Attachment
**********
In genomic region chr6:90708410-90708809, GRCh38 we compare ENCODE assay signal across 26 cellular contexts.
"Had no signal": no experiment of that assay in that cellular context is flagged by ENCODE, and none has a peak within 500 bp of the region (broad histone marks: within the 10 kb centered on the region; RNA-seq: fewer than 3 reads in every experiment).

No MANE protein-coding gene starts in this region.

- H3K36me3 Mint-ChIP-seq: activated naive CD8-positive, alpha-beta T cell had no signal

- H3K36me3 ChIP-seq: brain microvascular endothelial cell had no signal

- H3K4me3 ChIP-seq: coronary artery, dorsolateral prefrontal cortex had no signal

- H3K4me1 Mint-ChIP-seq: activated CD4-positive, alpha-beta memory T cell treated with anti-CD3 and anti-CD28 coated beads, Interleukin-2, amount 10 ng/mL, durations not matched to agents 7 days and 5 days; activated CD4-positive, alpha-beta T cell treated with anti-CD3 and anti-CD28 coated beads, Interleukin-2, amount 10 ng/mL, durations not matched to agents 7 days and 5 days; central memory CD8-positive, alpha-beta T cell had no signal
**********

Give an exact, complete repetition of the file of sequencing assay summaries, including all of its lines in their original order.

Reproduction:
In genomic region chr6:90708410-90708809, GRCh38 we compare ENCODE assay signal across 26 cellular contexts.
"Had no signal": no experiment of that assay in that cellular context is flagged by ENCODE, and none has a peak within 500 bp of the region (broad histone marks: within the 10 kb centered on the region; RNA-seq: fewer than 3 reads in every experiment).

No MANE protein-coding gene starts in this region.

- H3K36me3 Mint-ChIP-seq: activated naive CD8-positive, alpha-beta T cell had no signal

- H3K36me3 ChIP-seq: brain microvascular endothelial cell had no signal

- H3K4me3 ChIP-seq: coronary artery, dorsolateral prefrontal cortex had no signal

- H3K4me1 Mint-ChIP-seq: activated CD4-positive, alpha-beta memory T cell treated with anti-CD3 and anti-CD28 coated beads, Interleukin-2, amount 10 ng/mL, durations not matched to agents 7 days and 5 days; activated CD4-positive, alpha-beta T cell treated with anti-CD3 and anti-CD28 coated beads, Interleukin-2, amount 10 ng/mL, durations not matched to agents 7 days and 5 days; central memory CD8-positive, alpha-beta T cell had no signal